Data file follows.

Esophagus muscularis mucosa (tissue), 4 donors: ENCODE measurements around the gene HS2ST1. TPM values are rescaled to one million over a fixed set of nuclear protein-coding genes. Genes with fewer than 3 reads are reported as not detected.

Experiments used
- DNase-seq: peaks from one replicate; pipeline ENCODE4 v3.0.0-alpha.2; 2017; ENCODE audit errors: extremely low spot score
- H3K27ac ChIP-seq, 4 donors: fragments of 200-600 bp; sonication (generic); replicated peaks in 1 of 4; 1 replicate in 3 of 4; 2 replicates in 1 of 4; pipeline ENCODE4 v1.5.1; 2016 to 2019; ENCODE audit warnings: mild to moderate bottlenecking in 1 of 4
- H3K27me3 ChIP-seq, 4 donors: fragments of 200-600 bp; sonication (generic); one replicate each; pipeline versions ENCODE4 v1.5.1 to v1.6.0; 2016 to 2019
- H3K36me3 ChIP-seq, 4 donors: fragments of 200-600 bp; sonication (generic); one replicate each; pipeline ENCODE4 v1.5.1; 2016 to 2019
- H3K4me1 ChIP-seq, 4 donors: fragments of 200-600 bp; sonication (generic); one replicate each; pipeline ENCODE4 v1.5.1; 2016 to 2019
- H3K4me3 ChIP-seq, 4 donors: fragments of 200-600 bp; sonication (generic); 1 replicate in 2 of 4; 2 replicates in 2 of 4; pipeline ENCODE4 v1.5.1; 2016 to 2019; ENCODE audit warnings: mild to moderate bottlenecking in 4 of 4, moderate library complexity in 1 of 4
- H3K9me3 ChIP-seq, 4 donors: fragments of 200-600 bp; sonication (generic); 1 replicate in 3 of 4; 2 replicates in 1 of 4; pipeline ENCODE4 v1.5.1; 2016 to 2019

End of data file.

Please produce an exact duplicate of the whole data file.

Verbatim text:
Esophagus muscularis mucosa (tissue), 4 donors: ENCODE measurements around the gene HS2ST1. TPM values are rescaled to one million over a fixed set of nuclear protein-coding genes. Genes with fewer than 3 reads are reported as not detected.

Experiments used
- DNase-seq: peaks from one replicate; pipeline ENCODE4 v3.0.0-alpha.2; 2017; ENCODE audit errors: extremely low spot score
- H3K27ac ChIP-seq, 4 donors: fragments of 200-600 bp; sonication (generic); replicated peaks in 1 of 4; 1 replicate in 3 of 4; 2 replicates in 1 of 4; pipeline ENCODE4 v1.5.1; 2016 to 2019; ENCODE audit warnings: mild to moderate bottlenecking in 1 of 4
- H3K27me3 ChIP-seq, 4 donors: fragments of 200-600 bp; sonication (generic); one replicate each; pipeline versions ENCODE4 v1.5.1 to v1.6.0; 2016 to 2019
- H3K36me3 ChIP-seq, 4 donors: fragments of 200-600 bp; sonication (generic); one replicate each; pipeline ENCODE4 v1.5.1; 2016 to 2019
- H3K4me1 ChIP-seq, 4 donors: fragments of 200-600 bp; sonication (generic); one replicate each; pipeline ENCODE4 v1.5.1; 2016 to 2019
- H3K4me3 ChIP-seq, 4 donors: fragments of 200-600 bp; sonication (generic); 1 replicate in 2 of 4; 2 replicates in 2 of 4; pipeline ENCODE4 v1.5.1; 2016 to 2019; ENCODE audit warnings: mild to moderate bottlenecking in 4 of 4, moderate library complexity in 1 of 4
- H3K9me3 ChIP-seq, 4 donors: fragments of 200-600 bp; sonication (generic); 1 replicate in 3 of 4; 2 replicates in 1 of 4; pipeline ENCODE4 v1.5.1; 2016 to 2019